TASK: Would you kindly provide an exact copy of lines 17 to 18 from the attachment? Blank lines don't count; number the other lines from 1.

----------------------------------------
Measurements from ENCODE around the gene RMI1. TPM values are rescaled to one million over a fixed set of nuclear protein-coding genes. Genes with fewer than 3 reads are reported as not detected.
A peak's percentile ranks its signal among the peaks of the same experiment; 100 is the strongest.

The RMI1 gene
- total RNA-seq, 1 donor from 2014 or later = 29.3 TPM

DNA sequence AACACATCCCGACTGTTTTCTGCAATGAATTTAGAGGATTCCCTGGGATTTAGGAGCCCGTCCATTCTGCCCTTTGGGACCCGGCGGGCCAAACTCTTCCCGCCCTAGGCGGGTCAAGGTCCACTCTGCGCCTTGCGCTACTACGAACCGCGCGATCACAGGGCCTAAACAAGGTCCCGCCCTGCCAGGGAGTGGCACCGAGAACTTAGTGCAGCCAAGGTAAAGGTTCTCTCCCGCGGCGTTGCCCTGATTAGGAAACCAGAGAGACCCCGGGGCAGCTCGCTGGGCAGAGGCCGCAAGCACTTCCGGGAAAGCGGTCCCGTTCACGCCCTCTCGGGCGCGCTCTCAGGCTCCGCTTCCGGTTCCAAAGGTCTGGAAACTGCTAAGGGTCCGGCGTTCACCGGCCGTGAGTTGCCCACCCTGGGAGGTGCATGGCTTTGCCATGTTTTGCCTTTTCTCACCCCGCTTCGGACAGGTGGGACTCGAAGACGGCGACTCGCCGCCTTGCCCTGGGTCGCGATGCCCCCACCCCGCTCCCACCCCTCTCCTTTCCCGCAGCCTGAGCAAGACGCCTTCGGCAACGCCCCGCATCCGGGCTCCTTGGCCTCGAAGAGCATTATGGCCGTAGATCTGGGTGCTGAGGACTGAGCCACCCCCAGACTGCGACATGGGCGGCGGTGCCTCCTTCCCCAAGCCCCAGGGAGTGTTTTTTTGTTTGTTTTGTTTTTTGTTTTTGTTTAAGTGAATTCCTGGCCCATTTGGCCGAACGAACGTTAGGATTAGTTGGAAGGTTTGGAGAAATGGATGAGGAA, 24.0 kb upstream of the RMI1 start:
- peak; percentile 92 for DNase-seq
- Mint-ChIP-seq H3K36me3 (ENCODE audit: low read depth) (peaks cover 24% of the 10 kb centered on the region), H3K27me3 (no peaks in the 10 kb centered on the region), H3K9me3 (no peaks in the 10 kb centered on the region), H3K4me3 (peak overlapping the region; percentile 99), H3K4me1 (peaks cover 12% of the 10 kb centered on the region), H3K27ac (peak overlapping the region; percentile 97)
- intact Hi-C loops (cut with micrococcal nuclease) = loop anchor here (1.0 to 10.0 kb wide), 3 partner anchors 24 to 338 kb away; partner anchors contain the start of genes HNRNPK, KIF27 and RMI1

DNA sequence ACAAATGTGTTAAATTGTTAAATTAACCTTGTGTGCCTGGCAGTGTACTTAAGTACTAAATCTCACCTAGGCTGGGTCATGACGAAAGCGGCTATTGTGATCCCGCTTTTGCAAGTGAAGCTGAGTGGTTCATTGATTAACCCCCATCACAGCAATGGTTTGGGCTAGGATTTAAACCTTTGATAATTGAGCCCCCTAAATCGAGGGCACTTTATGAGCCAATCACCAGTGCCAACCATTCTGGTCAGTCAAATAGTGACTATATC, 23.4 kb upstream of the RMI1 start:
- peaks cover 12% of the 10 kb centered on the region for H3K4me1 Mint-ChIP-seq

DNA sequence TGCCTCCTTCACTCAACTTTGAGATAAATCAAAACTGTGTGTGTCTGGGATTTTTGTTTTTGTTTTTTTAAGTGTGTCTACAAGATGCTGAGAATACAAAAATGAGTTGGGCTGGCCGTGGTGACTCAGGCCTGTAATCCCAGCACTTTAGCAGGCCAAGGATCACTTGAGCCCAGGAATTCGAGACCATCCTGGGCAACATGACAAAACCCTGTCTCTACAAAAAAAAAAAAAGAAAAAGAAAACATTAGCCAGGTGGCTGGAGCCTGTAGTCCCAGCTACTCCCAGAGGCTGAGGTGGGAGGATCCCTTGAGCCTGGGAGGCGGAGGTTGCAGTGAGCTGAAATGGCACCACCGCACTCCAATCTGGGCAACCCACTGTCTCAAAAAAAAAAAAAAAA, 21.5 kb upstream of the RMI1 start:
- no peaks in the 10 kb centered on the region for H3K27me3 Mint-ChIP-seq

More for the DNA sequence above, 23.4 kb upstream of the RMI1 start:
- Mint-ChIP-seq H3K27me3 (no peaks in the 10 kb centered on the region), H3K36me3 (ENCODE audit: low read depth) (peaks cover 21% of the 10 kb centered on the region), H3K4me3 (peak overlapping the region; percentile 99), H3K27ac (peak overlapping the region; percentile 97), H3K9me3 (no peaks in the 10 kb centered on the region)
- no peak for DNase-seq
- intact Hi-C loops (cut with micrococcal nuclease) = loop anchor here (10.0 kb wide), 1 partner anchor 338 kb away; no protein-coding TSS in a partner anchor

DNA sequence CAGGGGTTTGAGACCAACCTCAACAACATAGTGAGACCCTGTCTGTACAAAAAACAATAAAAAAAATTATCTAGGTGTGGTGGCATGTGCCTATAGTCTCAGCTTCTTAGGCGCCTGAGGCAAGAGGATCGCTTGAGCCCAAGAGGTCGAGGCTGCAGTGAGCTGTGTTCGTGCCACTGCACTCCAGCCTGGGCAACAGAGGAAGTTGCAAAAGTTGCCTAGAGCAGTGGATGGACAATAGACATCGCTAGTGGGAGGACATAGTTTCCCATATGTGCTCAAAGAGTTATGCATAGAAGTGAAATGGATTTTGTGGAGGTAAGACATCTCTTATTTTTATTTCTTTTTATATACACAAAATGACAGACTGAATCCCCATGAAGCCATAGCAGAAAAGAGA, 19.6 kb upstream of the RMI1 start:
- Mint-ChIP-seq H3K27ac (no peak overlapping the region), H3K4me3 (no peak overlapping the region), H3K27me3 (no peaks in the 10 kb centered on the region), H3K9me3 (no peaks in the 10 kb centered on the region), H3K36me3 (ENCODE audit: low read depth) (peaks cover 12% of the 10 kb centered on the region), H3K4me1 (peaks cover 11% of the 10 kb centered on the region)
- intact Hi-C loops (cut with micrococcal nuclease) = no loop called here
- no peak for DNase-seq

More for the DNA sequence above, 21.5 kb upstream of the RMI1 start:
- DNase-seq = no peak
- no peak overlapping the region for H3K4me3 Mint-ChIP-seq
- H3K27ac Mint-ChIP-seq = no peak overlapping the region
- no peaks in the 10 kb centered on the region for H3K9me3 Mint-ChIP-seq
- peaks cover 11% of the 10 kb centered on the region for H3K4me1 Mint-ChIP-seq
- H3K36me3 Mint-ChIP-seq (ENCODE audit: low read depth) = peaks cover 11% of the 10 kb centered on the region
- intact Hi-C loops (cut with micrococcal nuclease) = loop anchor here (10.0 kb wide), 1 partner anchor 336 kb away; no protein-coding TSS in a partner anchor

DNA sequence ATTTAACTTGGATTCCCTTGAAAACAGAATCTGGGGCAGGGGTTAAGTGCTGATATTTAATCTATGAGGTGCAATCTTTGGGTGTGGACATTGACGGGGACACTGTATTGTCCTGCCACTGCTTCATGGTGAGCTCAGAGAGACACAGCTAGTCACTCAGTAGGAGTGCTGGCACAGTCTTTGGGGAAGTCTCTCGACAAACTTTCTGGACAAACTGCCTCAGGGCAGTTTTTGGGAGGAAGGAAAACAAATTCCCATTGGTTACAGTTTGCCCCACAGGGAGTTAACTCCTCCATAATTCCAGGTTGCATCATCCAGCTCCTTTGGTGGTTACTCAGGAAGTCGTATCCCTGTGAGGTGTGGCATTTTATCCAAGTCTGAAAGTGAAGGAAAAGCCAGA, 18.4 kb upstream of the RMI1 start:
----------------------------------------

DNA sequence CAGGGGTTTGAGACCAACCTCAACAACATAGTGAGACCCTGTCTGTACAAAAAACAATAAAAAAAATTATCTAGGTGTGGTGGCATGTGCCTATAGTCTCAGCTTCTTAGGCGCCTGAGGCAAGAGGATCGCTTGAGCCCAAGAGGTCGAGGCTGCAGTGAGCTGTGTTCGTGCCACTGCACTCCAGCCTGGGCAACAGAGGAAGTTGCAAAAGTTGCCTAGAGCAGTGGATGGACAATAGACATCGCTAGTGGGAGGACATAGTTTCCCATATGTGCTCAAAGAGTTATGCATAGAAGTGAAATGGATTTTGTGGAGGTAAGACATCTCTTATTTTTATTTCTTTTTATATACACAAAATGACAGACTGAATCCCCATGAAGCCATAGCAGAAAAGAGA, 19.6 kb upstream of the RMI1 start:
- Mint-ChIP-seq H3K27ac (no peak overlapping the region), H3K4me3 (no peak overlapping the region), H3K27me3 (no peaks in the 10 kb centered on the region), H3K9me3 (no peaks in the 10 kb centered on the region), H3K36me3 (ENCODE audit: low read depth) (peaks cover 12% of the 10 kb centered on the region), H3K4me1 (peaks cover 11% of the 10 kb centered on the region)